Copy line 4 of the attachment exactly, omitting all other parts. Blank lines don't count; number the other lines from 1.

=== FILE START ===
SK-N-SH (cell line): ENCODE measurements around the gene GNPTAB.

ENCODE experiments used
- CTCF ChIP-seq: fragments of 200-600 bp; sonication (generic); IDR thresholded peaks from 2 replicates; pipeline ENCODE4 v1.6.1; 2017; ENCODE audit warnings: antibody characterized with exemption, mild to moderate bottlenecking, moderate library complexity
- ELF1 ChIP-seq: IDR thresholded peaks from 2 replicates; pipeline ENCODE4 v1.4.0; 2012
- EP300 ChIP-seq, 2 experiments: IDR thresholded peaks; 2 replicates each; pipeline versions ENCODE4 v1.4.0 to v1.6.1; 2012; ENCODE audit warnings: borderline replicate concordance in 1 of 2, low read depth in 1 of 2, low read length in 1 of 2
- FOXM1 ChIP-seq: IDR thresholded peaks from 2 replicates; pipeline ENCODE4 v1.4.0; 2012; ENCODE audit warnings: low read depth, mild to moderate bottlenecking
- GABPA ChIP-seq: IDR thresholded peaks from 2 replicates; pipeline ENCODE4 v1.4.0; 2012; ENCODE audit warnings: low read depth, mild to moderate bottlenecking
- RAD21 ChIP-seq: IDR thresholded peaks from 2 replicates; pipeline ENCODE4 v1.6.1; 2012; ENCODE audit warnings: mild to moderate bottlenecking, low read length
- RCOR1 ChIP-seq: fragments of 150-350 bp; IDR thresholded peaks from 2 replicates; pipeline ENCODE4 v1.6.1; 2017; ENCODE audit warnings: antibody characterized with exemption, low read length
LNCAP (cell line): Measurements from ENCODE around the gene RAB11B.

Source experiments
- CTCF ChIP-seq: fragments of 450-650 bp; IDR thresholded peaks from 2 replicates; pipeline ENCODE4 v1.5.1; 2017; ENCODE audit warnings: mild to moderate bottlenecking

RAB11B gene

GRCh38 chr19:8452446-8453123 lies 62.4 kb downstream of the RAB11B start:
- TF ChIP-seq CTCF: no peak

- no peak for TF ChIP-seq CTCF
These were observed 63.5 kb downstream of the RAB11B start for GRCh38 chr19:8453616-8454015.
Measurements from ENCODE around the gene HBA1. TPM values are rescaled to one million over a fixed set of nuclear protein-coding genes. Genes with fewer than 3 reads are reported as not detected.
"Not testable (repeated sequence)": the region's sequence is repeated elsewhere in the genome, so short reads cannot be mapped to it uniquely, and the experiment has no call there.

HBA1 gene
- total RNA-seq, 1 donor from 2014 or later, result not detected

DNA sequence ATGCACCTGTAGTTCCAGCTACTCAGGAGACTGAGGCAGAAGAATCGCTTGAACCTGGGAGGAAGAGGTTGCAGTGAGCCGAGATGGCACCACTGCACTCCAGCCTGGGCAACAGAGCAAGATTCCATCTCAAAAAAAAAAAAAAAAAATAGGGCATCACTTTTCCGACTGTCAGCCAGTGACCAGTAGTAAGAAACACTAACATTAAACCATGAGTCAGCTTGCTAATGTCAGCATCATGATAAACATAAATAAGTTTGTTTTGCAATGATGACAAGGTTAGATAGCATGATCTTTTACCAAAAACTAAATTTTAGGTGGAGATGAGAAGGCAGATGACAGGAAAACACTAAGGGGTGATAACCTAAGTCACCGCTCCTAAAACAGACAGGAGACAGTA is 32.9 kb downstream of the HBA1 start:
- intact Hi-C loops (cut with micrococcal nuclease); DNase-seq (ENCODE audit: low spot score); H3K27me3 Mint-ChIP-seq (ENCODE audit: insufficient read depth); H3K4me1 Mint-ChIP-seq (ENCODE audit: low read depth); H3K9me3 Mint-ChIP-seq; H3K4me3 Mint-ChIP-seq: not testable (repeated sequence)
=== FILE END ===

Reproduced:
- ELF1 ChIP-seq: IDR thresholded peaks from 2 replicates; pipeline ENCODE4 v1.4.0; 2012